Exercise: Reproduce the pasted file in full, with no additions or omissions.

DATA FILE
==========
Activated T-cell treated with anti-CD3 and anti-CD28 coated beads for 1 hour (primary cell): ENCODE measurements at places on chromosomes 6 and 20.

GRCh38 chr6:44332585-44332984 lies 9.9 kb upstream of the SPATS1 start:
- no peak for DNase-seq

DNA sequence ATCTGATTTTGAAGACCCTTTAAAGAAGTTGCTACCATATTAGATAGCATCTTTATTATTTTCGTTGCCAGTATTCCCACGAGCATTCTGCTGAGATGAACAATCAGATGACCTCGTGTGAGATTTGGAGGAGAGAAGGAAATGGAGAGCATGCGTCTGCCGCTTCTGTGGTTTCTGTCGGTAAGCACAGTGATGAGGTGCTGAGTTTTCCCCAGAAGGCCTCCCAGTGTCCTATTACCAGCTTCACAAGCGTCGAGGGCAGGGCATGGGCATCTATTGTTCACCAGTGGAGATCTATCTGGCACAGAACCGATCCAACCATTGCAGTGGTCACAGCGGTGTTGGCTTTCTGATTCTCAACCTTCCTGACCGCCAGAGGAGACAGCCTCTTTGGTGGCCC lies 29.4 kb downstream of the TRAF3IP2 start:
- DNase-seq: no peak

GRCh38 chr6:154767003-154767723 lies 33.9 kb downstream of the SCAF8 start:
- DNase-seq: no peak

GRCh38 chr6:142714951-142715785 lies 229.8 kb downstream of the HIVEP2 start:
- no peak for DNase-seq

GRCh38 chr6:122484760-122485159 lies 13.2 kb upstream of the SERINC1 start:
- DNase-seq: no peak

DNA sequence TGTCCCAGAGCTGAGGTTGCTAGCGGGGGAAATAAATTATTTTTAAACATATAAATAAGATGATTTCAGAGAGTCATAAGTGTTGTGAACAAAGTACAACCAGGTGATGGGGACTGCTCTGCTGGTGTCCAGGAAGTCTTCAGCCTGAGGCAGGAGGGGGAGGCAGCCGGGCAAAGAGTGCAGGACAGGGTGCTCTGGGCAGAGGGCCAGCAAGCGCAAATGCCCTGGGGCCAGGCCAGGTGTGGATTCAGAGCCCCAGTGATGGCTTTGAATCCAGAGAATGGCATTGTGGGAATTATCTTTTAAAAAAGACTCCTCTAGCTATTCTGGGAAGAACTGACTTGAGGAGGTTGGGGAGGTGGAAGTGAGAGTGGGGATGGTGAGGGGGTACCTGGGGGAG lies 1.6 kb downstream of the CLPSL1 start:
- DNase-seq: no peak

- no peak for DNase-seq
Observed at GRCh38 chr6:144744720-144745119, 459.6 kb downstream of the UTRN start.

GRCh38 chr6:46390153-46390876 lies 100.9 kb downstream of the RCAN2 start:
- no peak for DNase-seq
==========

Activated T-cell treated with anti-CD3 and anti-CD28 coated beads for 1 hour (primary cell): ENCODE measurements at places on chromosomes 6 and 20.

GRCh38 chr6:44332585-44332984 lies 9.9 kb upstream of the SPATS1 start:
- no peak for DNase-seq

DNA sequence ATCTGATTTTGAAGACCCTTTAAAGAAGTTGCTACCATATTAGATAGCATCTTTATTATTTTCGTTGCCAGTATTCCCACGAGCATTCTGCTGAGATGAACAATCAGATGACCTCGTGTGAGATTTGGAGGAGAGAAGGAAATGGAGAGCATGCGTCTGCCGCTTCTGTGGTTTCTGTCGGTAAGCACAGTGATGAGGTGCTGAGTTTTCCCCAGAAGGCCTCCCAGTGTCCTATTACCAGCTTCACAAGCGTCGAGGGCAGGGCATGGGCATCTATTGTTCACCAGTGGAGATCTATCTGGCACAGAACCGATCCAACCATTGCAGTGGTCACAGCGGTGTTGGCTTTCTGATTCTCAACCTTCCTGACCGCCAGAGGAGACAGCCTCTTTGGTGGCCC lies 29.4 kb downstream of the TRAF3IP2 start:
- DNase-seq: no peak

GRCh38 chr6:154767003-154767723 lies 33.9 kb downstream of the SCAF8 start:
- DNase-seq: no peak

GRCh38 chr6:142714951-142715785 lies 229.8 kb downstream of the HIVEP2 start:
- no peak for DNase-seq

GRCh38 chr6:122484760-122485159 lies 13.2 kb upstream of the SERINC1 start:
- DNase-seq: no peak

DNA sequence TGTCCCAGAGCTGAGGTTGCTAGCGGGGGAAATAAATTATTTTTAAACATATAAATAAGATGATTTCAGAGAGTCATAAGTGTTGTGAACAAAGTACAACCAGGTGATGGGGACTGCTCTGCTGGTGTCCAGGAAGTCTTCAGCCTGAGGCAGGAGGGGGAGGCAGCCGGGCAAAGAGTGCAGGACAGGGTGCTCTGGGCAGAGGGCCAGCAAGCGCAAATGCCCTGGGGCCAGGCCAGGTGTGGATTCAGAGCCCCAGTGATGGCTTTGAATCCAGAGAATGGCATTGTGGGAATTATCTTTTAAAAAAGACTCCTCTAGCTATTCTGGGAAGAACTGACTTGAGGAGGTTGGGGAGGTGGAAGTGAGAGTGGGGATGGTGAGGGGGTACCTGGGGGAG lies 1.6 kb downstream of the CLPSL1 start:
- DNase-seq: no peak

- no peak for DNase-seq
Observed at GRCh38 chr6:144744720-144745119, 459.6 kb downstream of the UTRN start.

GRCh38 chr6:46390153-46390876 lies 100.9 kb downstream of the RCAN2 start:
- no peak for DNase-seq